How To Build Trust With Your Teen Daughter
Many parents focus on one question: “Can I trust my daughter?”
Can I trust my teenage daughter…
to be safe?
to makes good decisions?
to pick the right friends?
to not drink and drive?
to stay off her cell phone at night?
The list goes on and on.
But there’s another question that is just as fundamental.
Does your daughter trust you?
Her relationship with you and other parent-figures has the biggest influence on her growth and well-being.
If you really want to have an impact on how confident she feels in the world, focus on how supported, accepted and understood she feels at home. The quality of her relationship with you is a major factor in how she feels about herself as moves through her life. Cultivating and taking care of her feeling that she can trust you has an impact on her trust that she can talk to you about hard and confusing things in her life. Research shows that a teen girls ability to talk to you about things that make you angry or uncomfortable is one of the primary factors in helping your daughter feel confident and navigate this world safely
The Fights DO Have an Impact On Your Daughter
A young teenager I was working with once told me that she felt “worthless” when her mother yelled at her during a big fight. This girl was well-adjusted in her social life and her school life and was very well-loved overall. She was aware that her mother knew she’d taken it too far and that her mom really was working on being less reactive.
I was shocked to hear that this particular yelling match with her mother had hit her core confidence so deeply.
Sometimes when your teen joins you in yelling or gets defiant and acts like she doesn’t care, you begin to believe that you have no impact on them. But this could not be farther from the truth.
Just as your care and concern and demonstrations that you are sensitive to what she maybe going through is very important to her, so are the moments when you find it hard to be kind and supportive.
What you say and how you react matters in both positive and negative situations – even when she doesn’t acknowledge that it matters to her in the moment.
Reflection and Apologies Build Trust
Your relationship with your daughter will test you at every turn. There will always be moments you wish you’d handled better. And there will always be times when you feel so mad or tired that you push all the blame on to her rather than reflecting on the part you play in the situation.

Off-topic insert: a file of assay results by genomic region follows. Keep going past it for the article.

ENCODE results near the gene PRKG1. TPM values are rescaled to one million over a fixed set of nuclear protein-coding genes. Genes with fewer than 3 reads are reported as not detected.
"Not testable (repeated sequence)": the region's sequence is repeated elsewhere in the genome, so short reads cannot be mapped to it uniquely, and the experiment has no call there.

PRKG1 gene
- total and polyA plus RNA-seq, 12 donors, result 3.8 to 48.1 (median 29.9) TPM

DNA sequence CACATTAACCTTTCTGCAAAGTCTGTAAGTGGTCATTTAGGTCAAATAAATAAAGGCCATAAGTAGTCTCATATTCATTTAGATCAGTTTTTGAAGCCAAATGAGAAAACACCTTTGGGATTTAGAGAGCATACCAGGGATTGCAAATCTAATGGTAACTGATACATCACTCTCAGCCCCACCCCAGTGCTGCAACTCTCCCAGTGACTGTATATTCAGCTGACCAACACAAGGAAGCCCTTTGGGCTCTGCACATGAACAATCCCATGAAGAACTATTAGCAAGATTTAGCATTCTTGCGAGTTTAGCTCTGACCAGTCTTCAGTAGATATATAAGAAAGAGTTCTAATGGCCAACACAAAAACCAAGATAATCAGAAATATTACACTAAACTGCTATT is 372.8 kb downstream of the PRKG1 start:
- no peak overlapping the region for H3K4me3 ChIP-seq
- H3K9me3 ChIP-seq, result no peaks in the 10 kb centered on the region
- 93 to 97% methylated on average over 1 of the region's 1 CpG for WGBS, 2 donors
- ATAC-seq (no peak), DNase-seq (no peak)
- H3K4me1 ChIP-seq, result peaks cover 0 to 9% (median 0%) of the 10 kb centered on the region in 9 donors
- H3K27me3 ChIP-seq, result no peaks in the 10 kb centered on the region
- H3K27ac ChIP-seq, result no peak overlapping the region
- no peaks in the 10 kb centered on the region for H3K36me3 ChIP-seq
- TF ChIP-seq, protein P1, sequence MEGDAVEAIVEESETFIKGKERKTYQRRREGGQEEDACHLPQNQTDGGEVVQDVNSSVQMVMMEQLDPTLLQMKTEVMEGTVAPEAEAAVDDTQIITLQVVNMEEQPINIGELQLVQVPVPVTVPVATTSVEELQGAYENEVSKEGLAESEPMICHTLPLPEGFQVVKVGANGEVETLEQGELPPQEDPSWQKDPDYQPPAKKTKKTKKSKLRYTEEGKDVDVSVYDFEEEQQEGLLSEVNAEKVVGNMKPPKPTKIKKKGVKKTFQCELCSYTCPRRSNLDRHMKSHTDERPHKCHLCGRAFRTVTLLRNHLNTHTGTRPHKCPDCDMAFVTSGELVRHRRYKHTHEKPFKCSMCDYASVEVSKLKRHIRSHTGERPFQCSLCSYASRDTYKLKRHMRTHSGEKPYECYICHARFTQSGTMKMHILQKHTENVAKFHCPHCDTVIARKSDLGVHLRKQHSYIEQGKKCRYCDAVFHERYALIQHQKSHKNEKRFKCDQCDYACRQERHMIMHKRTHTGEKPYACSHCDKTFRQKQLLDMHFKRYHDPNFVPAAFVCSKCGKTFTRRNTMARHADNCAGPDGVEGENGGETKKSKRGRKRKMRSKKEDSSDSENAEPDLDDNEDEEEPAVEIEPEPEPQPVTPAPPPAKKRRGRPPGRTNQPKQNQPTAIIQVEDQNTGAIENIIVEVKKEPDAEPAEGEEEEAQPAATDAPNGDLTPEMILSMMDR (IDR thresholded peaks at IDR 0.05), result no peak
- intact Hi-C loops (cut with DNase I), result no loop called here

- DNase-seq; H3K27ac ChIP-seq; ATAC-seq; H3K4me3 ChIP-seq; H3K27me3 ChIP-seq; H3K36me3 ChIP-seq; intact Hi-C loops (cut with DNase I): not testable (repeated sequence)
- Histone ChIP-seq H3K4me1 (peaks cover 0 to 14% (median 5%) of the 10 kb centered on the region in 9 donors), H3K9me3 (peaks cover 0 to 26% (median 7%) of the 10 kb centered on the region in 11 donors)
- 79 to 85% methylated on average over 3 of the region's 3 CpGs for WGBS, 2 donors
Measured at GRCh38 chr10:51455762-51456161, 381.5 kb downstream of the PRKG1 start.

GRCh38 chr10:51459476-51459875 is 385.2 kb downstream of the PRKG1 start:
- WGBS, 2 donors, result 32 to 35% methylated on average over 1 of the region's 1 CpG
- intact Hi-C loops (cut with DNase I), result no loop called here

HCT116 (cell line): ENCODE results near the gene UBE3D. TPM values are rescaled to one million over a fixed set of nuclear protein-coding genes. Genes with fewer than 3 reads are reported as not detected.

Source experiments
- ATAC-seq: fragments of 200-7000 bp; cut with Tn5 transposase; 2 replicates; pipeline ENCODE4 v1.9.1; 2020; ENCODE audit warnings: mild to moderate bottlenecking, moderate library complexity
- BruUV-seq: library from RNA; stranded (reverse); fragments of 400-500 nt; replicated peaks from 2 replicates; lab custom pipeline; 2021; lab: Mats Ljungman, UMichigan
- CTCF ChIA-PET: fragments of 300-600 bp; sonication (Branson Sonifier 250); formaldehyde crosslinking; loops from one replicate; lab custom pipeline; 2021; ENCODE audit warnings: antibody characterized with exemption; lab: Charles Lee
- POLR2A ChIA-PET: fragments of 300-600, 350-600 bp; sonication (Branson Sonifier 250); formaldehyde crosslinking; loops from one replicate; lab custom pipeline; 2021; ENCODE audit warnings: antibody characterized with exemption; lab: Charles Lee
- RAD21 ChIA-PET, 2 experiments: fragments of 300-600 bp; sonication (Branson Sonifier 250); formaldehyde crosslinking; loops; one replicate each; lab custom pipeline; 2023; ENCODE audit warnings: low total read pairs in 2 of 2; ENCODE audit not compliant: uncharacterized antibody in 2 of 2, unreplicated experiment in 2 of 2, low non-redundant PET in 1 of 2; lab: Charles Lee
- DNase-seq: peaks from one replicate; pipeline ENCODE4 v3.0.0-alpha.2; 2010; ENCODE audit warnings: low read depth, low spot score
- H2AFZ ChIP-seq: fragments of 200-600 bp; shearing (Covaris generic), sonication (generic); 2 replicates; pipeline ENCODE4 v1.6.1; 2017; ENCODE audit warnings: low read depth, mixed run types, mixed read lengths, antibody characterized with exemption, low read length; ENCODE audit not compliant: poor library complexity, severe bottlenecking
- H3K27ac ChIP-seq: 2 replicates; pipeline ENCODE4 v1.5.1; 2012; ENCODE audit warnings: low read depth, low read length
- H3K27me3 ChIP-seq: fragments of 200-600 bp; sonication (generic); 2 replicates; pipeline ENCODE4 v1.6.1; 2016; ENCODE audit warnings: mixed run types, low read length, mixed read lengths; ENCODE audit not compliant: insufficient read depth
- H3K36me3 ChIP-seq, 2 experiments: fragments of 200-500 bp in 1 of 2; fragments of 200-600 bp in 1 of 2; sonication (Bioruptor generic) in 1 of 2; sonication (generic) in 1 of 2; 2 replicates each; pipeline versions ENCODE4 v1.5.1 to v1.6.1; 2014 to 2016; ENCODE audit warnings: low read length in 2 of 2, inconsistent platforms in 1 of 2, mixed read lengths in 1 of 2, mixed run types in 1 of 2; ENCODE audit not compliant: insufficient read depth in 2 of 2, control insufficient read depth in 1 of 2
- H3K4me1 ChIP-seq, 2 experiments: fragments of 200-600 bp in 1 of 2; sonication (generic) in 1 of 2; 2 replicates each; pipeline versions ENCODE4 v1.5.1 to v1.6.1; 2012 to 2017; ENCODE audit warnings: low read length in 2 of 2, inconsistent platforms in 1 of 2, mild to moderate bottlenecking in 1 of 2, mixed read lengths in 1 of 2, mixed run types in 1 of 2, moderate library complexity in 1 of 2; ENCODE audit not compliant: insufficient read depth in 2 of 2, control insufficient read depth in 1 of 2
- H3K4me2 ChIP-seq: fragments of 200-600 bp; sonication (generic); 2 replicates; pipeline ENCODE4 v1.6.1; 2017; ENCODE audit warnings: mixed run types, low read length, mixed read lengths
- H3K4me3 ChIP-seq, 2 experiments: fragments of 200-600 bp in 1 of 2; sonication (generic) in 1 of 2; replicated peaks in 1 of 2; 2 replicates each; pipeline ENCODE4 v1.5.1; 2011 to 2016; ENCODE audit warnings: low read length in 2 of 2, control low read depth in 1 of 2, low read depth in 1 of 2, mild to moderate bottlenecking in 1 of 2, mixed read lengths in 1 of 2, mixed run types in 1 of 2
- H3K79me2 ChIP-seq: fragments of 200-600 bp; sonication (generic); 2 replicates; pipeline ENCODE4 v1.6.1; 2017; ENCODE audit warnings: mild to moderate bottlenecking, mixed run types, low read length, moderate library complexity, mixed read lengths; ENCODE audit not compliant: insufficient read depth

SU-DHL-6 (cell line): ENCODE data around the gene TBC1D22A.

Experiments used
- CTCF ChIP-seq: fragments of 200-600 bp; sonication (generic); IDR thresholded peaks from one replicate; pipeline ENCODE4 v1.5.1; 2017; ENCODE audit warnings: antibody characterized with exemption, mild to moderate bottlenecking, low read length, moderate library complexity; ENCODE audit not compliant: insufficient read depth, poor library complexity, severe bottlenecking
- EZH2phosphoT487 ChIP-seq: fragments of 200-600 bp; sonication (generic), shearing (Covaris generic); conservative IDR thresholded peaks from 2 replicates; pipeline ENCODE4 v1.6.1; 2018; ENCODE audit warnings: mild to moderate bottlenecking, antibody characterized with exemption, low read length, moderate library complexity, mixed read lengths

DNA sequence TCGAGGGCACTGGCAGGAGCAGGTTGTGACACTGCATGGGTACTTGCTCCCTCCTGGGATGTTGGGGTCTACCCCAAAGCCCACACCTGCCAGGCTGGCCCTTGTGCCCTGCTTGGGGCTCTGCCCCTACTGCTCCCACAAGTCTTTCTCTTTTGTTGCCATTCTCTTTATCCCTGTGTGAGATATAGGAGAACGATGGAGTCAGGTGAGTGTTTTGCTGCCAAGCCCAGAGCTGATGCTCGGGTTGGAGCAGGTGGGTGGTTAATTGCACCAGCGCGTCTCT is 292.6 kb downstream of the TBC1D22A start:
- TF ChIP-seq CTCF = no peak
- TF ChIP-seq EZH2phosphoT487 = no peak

But when the dust has settled on that difficult moment, I encourage you to review the situation and wonder:
”Is there anything that happened that may have decreased my daughter’s trust in me?”
When the answer is “yes,” you really can fix with a sincere:
“I’m sorry. I wish I had not said it that way. I’ll try to do it better next time.”
Your daughter wants to trust you. She needs to trust you. Give her the opportunity to feel that you want that for her too.
You may think your daughter has a long way to go to toward improving her communication skills and her decision making and curbing her impulsivity. But this is because she’s still young and these are exactly the skills she’s supposed to be learning right now. This stuff isn’t inherent and she needs a chance to practice. And she needs to be allowed to make mistakes
As a parent, the trick is to find a point of balance between high expectations and acceptance of where she is right now. You want her to take responsibility for her actions, but you also want to leave the door open so she will keep coming back to you for guidance and support.
Your teen desperately needs to feel like it is safe for her to be a work-in-progress.
So, does she trust you?
- to follow through on your word.
- to apologize when you make a mistake
- to be respectful to her – even when you’re angry
- to not be judgemental of her choices
- to accept that her ways are different from you
- to support her when she is struggling
- to notice when she is sad
- to slow down and just hang out
Trust Leads to Influence
When you have her trust, you can express concern over her choices or you can suggest how to be safe when she’s out with her friends – and she’ll listen. She’ll want to call you when she needs help.
Her trusting relationship with you is the essential blueprint for her to create close, trusting relationships with others. She will know in her bones that she is respected and valued by the primary people in her life.
Emphasize trust and be trustworthy yourself.
This is the most powerful way to ensure you’re the one she turns to when she is in trouble. Trust is the beginning of influence. Your positive influence is what empowers her to make the choices of a beautiful, confident young woman you know she was born to be.